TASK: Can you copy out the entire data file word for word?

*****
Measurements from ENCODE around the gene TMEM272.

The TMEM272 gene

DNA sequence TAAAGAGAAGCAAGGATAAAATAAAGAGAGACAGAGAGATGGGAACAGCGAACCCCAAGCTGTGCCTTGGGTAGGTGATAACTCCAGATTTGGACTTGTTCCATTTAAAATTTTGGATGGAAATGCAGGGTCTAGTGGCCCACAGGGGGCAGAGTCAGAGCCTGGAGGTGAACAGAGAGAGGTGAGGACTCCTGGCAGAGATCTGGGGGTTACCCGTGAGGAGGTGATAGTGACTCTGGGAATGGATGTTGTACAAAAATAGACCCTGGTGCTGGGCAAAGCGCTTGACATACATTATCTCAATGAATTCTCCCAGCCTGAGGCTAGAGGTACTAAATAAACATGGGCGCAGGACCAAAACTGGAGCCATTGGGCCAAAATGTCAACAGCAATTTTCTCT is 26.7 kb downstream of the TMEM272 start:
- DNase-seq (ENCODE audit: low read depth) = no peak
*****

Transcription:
Measurements from ENCODE around the gene TMEM272.

The TMEM272 gene

DNA sequence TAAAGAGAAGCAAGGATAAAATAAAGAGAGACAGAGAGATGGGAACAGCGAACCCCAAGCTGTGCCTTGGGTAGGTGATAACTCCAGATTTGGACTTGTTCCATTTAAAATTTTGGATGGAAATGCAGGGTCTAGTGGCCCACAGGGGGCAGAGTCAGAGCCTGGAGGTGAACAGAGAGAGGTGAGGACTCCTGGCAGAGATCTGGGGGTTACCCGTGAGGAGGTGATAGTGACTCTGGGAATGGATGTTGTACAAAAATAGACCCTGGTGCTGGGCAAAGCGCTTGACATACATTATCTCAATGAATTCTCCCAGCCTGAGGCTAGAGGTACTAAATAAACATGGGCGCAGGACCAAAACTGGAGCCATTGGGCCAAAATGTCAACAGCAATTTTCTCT is 26.7 kb downstream of the TMEM272 start:
- DNase-seq (ENCODE audit: low read depth) = no peak